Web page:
The present invention comprises an improved fluid control conduit for use in a fluid reservoir. In an exemplary embodiment, the fluid control conduit is used in a venous blood reservoir, such as the venous blood reservoir shown in FIG. 1. In general, the fluid control conduit (not shown) of the venous blood reservoir 1 is fluidly connected to the inlet port 2, which receives venous blood from the patient, and the outlet port 3, from which filtered venous blood exits the reservoir and is consequently reinfused into the patient. The venous blood reservoir also includes a defoamer and/or filter (not shown) to deform and/or filter the collected venous blood before it is reinifised into the patient.
FIG. 2 illustrates one exemplary preferred embodiment of the fluid control conduit 4 of the present invention that may be used in conjunction with different types of reservoirs, including various combined cardiotomy and venous blood reservoirs or, for example, the venous blood reservoir shown in FIG. 1. In general, the fluid control conduit 4 comprises a nozzle 5 and a diverter or base 6. The preferred nozzle 5 is approximately in the shape of a cone, or trumpet, or other similarly shaped object having an internal radial diameter that increases in the downward/vertical direction along the length of the nozzle 5. The base 6 preferably has a center peak (shown by dotted lines in FIG. 2) and is shaped generally complimentary to the shape of the nozzle 5. The particular configuration of the nozzle 5, together with the preferred semi-cubicle parabolically-shaped base 6, decreases the venous blood velocity thereby reducing and/or preventing fluid turbulence and bubble formation. A more detailed description of the fluid control conduit of the present invention is given in the following exemplary embodiment of a combined cardiotomy fluid and venous blood reservoir.
FIGS. 3-6 demonstrate an exemplary embodiment of a cardiotomy fluid and venous blood reservoir 10 incorporating the fluid control conduit of the present invention. Reservoir 10 used to filter and defoam cardiotomy fluid and venous blood collected from a patient during a surgical procedure includes a housing 12 having a lower portion 14 with a side wall 16 and a lower wall 18 including a fluid outlet 20. The side wall 16 defines an upper edge portion 22 having an upper edge 24 at which a top part 26, including an optionally rotatable cap or turret assembly (generally indicated by reference numeral 28), may be sealingly received. Near its outer periphery, the cap) assembly 28 carries a plurality of circumferentially arrayed cardiotomy fluid inlets 32. The cardiotomy fluid inlets 32 are disposed radially or in parallel with a radius of the cap assembly 28. At its center, the cap assembly 28 carries a venous blood inlet 34, which is also rotatable as is indicated by arrowed numeral 36. Opposite to the cardiotomy inlets 32, the cap or turret assembly 28 also carries, for example, one or more venous blood inlets 34′.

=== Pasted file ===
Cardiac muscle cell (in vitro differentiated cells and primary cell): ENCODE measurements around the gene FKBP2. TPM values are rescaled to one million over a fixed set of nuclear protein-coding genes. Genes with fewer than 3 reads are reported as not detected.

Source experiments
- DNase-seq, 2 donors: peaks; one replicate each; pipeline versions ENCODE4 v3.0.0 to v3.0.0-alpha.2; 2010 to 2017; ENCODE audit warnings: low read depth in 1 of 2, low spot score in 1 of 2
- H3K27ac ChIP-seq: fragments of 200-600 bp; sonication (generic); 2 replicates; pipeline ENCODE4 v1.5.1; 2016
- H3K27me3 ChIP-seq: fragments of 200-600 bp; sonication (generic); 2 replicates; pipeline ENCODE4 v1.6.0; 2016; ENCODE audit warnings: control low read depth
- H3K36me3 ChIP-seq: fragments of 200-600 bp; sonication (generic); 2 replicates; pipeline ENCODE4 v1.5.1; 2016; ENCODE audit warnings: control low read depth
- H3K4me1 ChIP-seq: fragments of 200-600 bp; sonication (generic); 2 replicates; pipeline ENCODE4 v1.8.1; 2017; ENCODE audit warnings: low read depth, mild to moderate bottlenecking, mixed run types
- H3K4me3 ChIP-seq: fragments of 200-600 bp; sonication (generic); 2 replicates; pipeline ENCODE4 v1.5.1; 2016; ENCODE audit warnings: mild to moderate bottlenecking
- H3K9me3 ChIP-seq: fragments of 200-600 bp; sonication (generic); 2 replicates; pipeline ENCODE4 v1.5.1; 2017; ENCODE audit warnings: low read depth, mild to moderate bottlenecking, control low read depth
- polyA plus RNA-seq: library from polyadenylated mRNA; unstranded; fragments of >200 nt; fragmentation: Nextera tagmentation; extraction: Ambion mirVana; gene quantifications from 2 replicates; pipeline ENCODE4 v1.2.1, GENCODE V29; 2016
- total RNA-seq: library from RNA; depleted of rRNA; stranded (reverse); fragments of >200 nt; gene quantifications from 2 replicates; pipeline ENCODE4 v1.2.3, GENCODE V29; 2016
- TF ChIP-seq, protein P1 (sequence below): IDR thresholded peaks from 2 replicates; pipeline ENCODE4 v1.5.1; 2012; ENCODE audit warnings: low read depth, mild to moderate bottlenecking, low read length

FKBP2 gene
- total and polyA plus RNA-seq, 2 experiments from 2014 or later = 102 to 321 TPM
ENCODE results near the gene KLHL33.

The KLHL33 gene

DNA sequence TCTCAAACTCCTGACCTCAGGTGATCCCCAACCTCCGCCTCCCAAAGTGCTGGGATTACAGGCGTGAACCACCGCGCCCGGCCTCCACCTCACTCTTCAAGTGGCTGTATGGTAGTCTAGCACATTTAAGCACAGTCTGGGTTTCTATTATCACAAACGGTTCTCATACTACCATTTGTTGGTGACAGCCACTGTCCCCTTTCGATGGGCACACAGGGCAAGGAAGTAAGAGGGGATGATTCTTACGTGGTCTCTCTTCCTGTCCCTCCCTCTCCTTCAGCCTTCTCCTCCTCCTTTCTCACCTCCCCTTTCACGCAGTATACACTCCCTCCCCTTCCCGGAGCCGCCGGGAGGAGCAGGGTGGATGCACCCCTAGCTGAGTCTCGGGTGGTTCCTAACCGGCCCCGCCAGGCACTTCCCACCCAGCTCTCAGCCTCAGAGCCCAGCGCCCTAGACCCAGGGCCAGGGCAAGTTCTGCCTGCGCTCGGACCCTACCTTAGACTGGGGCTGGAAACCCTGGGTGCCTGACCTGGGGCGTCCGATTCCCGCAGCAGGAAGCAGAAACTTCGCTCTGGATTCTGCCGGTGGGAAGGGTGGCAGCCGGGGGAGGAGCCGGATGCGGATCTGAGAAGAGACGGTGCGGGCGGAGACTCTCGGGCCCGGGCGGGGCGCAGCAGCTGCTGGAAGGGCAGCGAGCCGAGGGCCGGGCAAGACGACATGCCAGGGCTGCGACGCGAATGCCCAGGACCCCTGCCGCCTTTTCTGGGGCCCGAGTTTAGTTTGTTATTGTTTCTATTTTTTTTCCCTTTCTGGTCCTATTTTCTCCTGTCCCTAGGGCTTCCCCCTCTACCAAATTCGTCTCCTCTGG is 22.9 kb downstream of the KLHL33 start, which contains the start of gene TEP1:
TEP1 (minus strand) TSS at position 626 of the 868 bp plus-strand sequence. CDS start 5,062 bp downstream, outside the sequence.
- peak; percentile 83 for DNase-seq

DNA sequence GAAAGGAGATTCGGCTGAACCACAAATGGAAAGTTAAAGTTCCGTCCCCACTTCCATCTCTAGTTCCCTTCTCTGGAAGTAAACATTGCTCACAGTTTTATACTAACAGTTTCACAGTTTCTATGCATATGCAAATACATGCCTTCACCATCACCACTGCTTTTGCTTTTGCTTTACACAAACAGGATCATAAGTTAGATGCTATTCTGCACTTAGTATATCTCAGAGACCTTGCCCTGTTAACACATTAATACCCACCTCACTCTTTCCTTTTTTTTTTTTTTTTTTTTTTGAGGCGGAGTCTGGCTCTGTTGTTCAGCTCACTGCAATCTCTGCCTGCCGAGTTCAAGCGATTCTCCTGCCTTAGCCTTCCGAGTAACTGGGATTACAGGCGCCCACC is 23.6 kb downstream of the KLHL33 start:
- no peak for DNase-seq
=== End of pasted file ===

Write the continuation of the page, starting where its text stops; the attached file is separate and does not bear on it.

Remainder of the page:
As shown in FIGS. 3, 4 and 6, the fluid inlets 34 are configured as right angle connectors. However, in a preferred embodiment, the fluid inlets 34 are arc-shaped and have an exemplary preferred radius of curvature in the range of 4-7.5 cm or any other sufficient radius to maintain a laminar fluid flow. The arc-shaped structure of the fluid inlets 34 helps to maintain a laminar flow of fluid from the tubing (not shown), through the inlets 32, 34 and into the reservoir 10, thereby reducing ol preventing bubble formation in the fluid. In addition, to further maintain a laminar fluid flow, it is preferred that the tubing and inlets 34 are assembled or manufactured in such a manner so that the junctions between the tubing, inlets and reservoir 10 have edge-free inner-surface connections. If, for example, the fluid flowing through the tubing encounters an edge of an inlet, the fluid laminar flow is disturbed by the juncture of the flexible venous return tubing and inlet 34 causing a random eddy-like flow. Therefore, in order to prevent turbulent fluid flow, the inlets 34 arc configured to have a sufficient radius of curvature to maintain a laminar to transitional fluid flow and the inner surfaces of the tubing, inlets 34 and reservoir 10 are edge-free.
Referring to FIGS. 3-6, the top part 26 of the housing 12 also includes a connector 38 which may be used as a vacuum connection or as an air vent. This connector 38 provides for fluid flow both inwardly and outwardly of the housing 12. As is indicated by arrowed numeral 40 on FIG. 3, when a vacuum is applied to the connector 38, air predominantly flows outwardly of the connector 38. The inlets 32, 34 and the connector 38 are of a hose-barb configuration to allow for convenient connection of the flexible hoses used during a surgical procedure for fluid flow of blood, body fluids and other fluids, as will be conventionally understood by those of ordinary skill in the art.